You can’t really deal with anything until you acknowledge that you’re mourning.

Ms. Priebe: That’s right. You lost something. You grieve.


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Talking To Your Doctor About Side Effects

Dr. Alicia Morgans is a medical oncologist at the Robert H. Lurie Comprehensive Cancer Center of Northwestern University in Chicago, Illinois. She specializes in treating advanced prostate cancer and is particularly interested in addressing treatment side effects.

Prostatepedia spoke with her about cognitive impairment, stress, and prostate cancer treatment.

Have you had any patients whose stories have impacted how you approach patient care or how you think about your role?

Dr. Alicia Morgans: The most poignant in my mind right now is my grandfather who recently passed away from advanced prostate cancer. I know we have spoken about him before. His passing really brought home to me how important it is to have a good medical oncologist, and how privileged we are as medical oncologists to share in this journey with our patients and their families. He was diagnosed at a late age with prostate cancer, but throughout his entire life, he had been averse to doctors and medical care. It was challenging for our family, and for me in particular, because by that time, I was already a prostate cancer specialist. We tried to help him understand that his doctors made recommendations to help him.

During his entire treatment history, I really felt very strongly and personally how important it is to balance quality of life with length of life for men with prostate cancer and their families. Living longer doesn’t mean living better for a lot of people. It’s really important for physicians to recognize that we can’t put our own beliefs about what is most important onto someone else. We have to listen to our patients so that we hear what is most important to them. That is the thing that is most clear in my mind right now.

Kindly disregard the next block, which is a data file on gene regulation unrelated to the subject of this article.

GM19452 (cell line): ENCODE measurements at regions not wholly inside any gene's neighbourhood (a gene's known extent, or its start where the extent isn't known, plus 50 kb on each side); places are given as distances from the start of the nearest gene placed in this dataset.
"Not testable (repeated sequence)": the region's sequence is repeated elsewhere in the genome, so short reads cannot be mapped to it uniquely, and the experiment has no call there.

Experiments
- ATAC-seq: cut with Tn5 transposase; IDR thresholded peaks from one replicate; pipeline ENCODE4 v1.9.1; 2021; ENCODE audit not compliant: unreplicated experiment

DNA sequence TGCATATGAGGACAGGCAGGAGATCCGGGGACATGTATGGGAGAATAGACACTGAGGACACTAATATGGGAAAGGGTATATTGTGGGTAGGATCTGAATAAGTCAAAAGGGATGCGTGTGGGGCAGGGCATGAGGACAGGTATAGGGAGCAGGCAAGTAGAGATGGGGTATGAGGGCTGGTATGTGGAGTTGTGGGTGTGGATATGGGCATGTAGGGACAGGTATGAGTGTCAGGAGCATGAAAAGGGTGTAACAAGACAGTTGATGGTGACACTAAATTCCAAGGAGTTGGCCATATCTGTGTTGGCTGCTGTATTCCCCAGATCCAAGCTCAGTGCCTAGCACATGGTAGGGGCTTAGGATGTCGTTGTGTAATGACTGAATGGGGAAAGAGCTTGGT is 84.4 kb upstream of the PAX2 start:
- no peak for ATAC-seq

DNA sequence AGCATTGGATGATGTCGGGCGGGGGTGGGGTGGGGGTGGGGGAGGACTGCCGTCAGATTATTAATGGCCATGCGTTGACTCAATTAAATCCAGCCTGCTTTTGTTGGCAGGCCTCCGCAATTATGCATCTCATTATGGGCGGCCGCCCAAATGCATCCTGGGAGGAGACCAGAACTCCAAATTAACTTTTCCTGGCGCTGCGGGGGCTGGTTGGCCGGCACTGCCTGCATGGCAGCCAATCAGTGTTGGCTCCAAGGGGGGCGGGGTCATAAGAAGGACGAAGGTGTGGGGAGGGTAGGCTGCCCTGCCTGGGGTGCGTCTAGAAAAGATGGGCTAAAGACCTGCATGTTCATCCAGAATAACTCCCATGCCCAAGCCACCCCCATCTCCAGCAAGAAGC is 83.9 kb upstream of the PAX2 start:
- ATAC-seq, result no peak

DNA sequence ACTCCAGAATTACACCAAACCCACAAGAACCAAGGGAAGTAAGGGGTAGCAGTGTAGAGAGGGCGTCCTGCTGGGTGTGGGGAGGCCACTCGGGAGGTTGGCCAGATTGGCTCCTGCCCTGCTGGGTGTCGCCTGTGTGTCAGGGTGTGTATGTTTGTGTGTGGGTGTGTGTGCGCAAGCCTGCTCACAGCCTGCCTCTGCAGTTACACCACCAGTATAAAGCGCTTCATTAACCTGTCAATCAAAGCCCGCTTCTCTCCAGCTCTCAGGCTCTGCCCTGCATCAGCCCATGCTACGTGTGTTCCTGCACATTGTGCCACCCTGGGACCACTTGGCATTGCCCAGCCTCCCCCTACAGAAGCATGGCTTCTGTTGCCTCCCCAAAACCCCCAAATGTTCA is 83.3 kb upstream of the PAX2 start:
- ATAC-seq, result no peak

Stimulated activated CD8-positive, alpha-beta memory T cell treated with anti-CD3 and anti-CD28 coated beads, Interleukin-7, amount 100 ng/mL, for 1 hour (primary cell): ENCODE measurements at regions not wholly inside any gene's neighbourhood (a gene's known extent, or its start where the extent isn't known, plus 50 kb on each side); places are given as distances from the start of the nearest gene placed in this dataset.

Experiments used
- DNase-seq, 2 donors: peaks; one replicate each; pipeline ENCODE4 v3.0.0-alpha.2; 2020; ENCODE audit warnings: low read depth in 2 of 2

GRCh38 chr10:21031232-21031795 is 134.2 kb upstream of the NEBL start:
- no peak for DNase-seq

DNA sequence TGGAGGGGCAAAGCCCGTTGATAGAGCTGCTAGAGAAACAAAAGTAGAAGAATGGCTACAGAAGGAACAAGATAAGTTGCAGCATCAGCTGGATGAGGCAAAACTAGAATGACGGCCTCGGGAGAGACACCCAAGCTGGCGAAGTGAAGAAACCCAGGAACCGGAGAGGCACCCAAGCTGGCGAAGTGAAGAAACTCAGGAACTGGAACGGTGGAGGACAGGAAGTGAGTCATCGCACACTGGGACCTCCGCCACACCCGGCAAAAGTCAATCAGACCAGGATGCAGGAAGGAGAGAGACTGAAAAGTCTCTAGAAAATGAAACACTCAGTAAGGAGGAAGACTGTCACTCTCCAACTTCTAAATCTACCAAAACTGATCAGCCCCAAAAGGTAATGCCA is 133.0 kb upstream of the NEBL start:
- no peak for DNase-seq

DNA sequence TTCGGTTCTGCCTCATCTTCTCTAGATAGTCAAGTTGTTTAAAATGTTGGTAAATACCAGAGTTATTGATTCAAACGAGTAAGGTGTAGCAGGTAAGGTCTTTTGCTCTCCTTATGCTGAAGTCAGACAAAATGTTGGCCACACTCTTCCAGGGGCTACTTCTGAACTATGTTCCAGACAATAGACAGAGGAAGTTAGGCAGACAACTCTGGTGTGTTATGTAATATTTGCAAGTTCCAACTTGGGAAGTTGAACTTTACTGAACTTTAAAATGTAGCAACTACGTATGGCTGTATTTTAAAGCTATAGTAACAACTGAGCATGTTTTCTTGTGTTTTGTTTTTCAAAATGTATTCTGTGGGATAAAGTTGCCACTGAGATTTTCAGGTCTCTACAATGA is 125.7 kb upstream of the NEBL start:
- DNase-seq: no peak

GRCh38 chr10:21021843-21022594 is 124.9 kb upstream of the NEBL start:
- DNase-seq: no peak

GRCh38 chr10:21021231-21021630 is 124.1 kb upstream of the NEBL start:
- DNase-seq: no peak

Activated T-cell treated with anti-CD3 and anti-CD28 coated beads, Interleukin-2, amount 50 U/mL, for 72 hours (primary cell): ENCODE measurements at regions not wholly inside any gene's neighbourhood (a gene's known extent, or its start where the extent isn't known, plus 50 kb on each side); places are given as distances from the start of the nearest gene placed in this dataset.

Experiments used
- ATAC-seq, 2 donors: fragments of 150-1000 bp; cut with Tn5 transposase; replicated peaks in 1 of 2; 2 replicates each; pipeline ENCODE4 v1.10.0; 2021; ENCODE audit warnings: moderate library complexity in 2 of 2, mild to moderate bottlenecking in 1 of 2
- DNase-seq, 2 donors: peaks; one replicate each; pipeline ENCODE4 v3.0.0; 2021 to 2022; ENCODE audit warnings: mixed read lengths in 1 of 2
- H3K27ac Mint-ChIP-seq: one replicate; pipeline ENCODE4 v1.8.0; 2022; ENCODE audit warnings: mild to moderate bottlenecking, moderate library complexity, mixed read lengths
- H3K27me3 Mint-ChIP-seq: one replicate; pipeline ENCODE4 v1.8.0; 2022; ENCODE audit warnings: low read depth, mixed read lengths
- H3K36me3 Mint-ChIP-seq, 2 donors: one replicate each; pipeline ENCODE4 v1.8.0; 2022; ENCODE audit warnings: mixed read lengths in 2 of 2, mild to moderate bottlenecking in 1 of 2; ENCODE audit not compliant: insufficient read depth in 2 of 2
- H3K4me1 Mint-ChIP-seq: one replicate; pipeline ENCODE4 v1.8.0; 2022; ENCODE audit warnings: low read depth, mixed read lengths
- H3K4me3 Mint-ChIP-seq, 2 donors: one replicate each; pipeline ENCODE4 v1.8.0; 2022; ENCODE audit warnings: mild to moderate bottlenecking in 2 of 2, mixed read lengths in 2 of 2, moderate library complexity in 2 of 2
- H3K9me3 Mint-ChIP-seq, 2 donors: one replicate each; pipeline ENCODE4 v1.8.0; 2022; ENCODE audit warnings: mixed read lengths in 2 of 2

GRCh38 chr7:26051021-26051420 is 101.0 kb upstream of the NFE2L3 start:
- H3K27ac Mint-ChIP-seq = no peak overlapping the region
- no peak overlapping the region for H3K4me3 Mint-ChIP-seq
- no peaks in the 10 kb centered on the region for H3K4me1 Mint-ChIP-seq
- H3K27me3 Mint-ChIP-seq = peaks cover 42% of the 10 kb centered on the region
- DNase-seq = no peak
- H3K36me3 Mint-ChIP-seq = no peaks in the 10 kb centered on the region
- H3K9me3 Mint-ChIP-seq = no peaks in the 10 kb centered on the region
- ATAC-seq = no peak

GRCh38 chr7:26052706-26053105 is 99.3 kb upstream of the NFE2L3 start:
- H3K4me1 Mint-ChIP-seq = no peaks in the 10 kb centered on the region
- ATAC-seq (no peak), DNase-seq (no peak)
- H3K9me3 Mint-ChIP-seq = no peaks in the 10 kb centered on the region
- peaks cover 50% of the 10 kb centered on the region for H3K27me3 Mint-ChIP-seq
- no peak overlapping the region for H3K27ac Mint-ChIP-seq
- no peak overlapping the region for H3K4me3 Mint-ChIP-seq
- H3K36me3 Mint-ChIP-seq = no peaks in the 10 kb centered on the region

As my grandfather approached the end of his life, we had to make difficult decisions for him that walked a fine line between length of life and quality of life. He made decisions that some people may not make. He chose not to undergo further therapy at a certain point, even though those therapies existed, because it didn’t make sense for him given his goals and preferences. That is what I think about as being most impactful when I meet with patients.

Do you think patients are often reluctant to have those kinds of conversations with their doctors?

Dr. Morgans: Absolutely. Those are not easy conversations to have. I would say that we were lucky in my grandfather’s situation. We were lucky because I’m persistent and just kept pushing him to speak his mind and let us know what was important to him. In many conversations with patients, I find it’s really important to wait and just be quiet. Let some space fill the room so that men who may be reluctant can take that next step and answer.

As physicians, many of us are so pressed for time that we are almost pressured in the way that we ask those kinds of questions. Just letting some space sit in the room can give men an opportunity to speak. The other thing that is important to do for men with prostate cancer is engage with their caregivers and loved ones, as long as the patients feel comfortable with this interaction. Sometimes caregivers will share things that men themselves don’t feel comfortable sharing. But once it’s out, the men can open up. They feel able to continue that conversation.

I guess some patients might not know how they feel or might have a difficult time expressing how they’re feeling.